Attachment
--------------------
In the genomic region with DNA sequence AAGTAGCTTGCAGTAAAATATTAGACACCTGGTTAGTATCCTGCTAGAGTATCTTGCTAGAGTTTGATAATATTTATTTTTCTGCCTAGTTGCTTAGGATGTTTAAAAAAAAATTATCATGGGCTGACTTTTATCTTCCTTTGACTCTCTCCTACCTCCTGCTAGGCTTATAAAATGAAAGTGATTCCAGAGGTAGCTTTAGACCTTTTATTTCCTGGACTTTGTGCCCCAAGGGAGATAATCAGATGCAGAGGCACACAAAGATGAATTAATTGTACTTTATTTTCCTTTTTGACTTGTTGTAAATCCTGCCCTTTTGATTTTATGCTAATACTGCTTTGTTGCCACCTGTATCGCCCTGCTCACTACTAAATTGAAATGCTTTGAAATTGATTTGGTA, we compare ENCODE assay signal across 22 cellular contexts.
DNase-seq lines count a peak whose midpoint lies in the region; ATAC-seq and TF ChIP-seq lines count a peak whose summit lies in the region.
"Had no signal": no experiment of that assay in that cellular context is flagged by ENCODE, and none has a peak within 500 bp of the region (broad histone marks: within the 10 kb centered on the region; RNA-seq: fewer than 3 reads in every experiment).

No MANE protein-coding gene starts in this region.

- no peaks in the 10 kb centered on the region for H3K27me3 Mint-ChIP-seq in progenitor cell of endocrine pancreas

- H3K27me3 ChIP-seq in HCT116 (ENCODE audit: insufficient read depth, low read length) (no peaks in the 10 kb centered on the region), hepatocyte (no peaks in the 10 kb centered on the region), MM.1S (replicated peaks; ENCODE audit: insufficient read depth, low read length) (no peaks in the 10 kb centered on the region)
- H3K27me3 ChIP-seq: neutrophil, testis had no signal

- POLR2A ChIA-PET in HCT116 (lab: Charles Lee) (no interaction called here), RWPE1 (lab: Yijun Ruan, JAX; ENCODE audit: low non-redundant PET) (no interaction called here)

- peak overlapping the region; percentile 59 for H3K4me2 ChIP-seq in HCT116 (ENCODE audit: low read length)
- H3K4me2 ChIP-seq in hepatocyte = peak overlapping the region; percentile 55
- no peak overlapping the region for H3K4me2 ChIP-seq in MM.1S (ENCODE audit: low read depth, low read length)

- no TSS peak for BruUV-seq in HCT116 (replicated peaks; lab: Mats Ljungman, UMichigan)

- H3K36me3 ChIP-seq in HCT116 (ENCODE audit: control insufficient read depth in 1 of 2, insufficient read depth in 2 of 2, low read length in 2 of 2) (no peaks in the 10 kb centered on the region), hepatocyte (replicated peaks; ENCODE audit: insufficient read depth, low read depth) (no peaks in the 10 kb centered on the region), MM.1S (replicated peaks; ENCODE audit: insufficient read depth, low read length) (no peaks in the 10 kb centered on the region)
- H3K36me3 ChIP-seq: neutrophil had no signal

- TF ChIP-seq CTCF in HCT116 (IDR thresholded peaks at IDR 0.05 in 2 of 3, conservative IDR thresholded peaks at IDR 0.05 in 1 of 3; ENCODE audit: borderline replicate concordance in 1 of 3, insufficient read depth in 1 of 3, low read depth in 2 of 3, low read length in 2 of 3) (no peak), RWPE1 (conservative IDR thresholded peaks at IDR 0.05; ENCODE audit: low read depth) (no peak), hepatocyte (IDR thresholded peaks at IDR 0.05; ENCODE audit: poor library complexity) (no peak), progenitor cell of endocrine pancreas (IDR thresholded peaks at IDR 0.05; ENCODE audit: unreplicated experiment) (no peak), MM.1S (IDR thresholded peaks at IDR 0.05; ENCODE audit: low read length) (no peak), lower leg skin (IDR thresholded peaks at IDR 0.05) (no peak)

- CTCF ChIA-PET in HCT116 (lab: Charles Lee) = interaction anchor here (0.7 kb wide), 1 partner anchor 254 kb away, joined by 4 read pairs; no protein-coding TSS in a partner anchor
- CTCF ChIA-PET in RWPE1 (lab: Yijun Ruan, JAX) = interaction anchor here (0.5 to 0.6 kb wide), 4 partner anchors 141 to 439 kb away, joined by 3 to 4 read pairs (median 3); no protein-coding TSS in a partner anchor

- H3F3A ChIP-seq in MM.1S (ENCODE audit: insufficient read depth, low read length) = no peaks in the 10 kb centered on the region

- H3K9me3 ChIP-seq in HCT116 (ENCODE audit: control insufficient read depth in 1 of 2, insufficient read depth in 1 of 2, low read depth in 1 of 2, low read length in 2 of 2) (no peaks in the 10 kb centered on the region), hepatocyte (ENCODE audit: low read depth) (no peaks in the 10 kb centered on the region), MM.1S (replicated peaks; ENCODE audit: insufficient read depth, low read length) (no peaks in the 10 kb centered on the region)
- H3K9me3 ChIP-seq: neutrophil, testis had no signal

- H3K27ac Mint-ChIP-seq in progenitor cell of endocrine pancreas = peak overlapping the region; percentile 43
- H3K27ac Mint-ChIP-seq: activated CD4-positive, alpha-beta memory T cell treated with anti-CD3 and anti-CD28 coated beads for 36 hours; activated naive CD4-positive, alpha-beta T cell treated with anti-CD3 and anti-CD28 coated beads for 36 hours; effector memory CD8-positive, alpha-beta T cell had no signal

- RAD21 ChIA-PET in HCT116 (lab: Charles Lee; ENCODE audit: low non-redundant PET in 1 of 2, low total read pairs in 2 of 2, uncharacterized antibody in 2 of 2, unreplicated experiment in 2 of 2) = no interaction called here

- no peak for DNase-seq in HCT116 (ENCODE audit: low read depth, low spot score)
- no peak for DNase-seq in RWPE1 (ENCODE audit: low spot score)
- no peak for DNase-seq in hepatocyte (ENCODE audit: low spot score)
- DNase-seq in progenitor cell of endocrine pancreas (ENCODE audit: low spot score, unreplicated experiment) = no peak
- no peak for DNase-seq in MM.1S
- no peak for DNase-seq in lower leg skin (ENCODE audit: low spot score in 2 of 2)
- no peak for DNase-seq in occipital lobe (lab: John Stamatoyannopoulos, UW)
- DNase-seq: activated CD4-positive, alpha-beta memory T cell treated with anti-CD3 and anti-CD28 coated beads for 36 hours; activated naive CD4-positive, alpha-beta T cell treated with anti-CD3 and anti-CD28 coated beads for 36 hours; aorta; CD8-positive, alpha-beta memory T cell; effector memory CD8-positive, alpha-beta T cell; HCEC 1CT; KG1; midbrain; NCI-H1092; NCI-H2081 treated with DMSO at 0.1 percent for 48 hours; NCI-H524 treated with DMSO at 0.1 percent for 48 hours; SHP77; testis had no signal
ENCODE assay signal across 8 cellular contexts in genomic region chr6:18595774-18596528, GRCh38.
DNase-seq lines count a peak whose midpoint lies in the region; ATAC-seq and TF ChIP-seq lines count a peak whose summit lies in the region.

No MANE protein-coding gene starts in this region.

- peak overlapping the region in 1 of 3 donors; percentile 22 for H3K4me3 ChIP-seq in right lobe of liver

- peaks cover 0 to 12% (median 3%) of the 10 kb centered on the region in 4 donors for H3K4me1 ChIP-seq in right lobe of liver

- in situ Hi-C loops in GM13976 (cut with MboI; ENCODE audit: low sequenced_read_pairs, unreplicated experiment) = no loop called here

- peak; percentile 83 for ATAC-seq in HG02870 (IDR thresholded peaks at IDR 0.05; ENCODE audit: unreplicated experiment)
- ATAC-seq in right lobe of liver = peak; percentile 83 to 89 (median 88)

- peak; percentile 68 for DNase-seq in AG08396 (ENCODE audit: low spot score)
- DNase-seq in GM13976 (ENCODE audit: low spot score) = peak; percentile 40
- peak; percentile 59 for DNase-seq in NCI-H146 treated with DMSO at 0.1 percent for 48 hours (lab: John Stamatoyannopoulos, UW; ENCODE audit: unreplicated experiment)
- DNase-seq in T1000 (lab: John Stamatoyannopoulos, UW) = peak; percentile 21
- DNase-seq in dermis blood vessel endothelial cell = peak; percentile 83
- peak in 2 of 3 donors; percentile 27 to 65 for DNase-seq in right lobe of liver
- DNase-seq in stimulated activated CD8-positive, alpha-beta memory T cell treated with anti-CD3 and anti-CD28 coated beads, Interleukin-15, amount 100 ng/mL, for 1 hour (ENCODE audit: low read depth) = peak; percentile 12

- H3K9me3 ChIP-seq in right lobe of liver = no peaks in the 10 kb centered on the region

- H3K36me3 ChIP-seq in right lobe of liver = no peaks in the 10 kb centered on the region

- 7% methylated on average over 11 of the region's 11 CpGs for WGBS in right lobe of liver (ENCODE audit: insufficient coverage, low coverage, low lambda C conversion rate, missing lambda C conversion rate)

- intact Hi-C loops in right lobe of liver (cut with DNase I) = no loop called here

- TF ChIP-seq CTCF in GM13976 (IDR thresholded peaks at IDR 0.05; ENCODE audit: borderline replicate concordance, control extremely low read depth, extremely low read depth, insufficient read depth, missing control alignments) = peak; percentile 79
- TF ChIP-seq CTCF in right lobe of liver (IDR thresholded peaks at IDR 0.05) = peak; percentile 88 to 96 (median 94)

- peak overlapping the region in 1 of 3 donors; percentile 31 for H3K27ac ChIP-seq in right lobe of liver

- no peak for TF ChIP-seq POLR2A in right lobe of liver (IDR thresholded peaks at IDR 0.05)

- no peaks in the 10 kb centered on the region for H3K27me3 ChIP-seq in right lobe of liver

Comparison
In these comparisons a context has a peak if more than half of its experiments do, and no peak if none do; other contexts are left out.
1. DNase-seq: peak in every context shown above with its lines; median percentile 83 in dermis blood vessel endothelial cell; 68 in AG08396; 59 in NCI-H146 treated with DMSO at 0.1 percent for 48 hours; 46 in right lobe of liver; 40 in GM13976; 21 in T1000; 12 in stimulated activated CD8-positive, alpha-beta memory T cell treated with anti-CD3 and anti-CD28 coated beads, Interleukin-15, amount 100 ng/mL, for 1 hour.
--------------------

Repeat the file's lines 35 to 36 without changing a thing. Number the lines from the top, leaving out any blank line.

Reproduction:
- peak overlapping the region in 1 of 3 donors; percentile 22 for H3K4me3 ChIP-seq in right lobe of liver

- peaks cover 0 to 12% (median 3%) of the 10 kb centered on the region in 4 donors for H3K4me1 ChIP-seq in right lobe of liver